If you are looking to allocate more space to Windows under VMWare please refer to the following thread http://forums.macrumors.com/showthread.php?t=828182

    [edit]

    From http://guides.macrumors.com/Extend/Resize_Boot_Camp_Partition

  • HenryMa Level 1 Level 1 (0 points)

    Hi,

     

    When I first installed bootcamp two years ago I could resize the partiotions without any problem using bootcamp app in utilities.

     

    It was in Leopard. Has this utility been removed in Lion?

  • HenryMa Level 1 Level 1 (0 points)

    In the new version of the Boot Camp Assistant there is remove WIndows (7) available. Has the license of the utility sold to a private company?

    If it is true, how we can rely on the utilities which are available in one OS and later disappera in another one.

     

    I have advertised this utility to my colleagues and now allof the sudden it disappered?

  • HenryMa Level 1 Level 1 (0 points)

    Also when I run the bootcamp assistant I cannot exit out of it and have to force quit!

  • The hatter Level 9 Level 9 (60,565 points)

    You are mistaken, there never was the ability to resize partition size and space in BCA. It was partition only to create one or remove one that is there and destroy the data and Windows OS on it.

     

    you have a corrupt partition table and  need to wipe the entire drive and restore. Can happen if there is a bad sector that can't be mapped out or exists in hidden table areas.

  • HenryMa Level 1 Level 1 (0 points)

    1-When I first used Boot Camp, I had the OS before Snow Leopard.

    Not sure in which I created the the Bootcamp. It was not Lion.

     

    In whichever I did, I could dynamically change the size of the partition. I used a  mouse to slide, as simple as that.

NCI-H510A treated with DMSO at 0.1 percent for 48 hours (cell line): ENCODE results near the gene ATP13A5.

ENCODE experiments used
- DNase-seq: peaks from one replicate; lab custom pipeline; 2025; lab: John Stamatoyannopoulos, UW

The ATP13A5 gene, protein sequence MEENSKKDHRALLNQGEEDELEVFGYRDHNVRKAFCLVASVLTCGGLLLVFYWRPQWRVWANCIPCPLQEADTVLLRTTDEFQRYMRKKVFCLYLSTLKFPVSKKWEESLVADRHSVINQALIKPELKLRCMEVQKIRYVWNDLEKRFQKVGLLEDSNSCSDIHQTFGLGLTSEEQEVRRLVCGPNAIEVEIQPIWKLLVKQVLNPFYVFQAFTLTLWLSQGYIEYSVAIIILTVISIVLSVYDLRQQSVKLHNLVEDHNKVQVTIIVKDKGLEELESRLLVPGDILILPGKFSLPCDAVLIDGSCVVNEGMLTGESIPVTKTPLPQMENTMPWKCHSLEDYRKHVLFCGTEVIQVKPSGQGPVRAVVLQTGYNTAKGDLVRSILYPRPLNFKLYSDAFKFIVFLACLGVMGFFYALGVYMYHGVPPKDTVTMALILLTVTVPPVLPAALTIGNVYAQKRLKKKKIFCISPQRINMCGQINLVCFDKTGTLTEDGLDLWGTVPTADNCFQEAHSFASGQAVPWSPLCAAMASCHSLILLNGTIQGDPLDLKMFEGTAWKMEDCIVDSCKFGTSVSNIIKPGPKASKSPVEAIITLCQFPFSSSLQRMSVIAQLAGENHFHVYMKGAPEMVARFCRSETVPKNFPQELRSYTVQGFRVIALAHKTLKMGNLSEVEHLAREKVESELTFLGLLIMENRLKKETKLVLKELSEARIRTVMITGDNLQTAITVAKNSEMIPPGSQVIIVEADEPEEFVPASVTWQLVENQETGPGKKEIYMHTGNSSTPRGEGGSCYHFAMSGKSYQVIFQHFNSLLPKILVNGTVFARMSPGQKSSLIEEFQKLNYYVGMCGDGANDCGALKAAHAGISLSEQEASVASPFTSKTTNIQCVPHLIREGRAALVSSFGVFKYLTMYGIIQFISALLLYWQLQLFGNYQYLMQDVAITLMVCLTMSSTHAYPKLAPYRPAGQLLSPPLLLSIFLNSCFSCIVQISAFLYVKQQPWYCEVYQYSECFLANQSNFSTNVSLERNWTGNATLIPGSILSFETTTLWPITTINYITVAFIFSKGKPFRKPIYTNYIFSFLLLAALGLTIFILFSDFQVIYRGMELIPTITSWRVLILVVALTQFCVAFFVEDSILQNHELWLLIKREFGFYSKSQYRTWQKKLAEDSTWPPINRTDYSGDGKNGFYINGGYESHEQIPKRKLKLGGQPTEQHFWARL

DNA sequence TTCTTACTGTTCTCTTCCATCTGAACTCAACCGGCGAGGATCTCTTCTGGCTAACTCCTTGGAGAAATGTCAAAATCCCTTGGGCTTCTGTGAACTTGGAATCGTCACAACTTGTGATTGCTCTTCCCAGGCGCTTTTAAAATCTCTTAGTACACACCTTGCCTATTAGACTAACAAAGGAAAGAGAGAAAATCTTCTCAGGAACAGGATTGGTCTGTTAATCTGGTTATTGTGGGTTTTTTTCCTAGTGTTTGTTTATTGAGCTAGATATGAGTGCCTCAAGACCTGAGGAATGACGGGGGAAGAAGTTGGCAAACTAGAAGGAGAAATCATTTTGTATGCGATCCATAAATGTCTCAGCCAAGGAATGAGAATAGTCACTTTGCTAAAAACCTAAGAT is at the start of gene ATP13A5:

That is what I did and I do not believe you can simple say I did not do what I did. If you believe in it, good for you.

     

     

    2-How simply you came to the conclusion that the partition table is corrupted, because an application refuse to exit; even if true; using this conviction, to wipe the whole system! With this sort of suggestions from specialist any company will go to mayhem in a day

     

    Nevertheless thanks for your information,

  • Csound1 Level 8 Level 8 (42,270 points)

    BCA never had the ability to resize an NTFS partition after installation, you are mistaken.

  • HenryMa Level 1 Level 1 (0 points)

    A previous system version, Mac OS X v10.5, introduced a new feature in Disk Utility that enabled you to dynamically repartition a drive without destroying any currently stored data on the drive. This functionality was introduced primarily to facilitate the Boot Camp setup process. Lion upgrade installations also benefit from this functionality to create the hidden Lion Recovery HD on an existing system drive.

    The only downside to dynamic repartitioning is that some drives may not support the partition changes that you want to make. For instance, some drives may be too full for you to repartition. Also, Disk Utility does not support dynamically repartitioning volumes that are encrypted, like those created for use with FileVault 2, or drives formatted with the Master Boot Record partition scheme. If you come across any of these issues, you can resort to using the previous method for repartitioning a drive, which does erase any previous formatting.

     

    I believe I had the same version

  • dalstott Level 4 Level 4 (2,605 points)

    Your info states you are using OS X 10.5.8. Your messages however sound like you are actually using Lion 10.7.x. I presume you still have the Windows version that you installed two years ago. Could it be Vista or XP which have problems with Lion as there is no longer any support from either Apple or Microsoft.

  • HenryMa Level 1 Level 1 (0 points)

    Hi,

     

    I am using Lion. Around two, three years ago I installed boot camp to install w7.

    Everything is fine, going through  Leopard and now Lion. No problem with boot camp and W7

    I assume that I had initially 10.5 before I upgraded to leopard 10.6 and now 10.7.

     

    My question related to why dynamic resizing of the partition for boot camp, which was part of boot camp not disk utility does not exist any more; as I used it aftere installation of W7.

     

    My last message is an excerpt from a book which confirms that it did exist but now because of probably the new partitioning, formatting, or whatever reason, it does not exist anymore.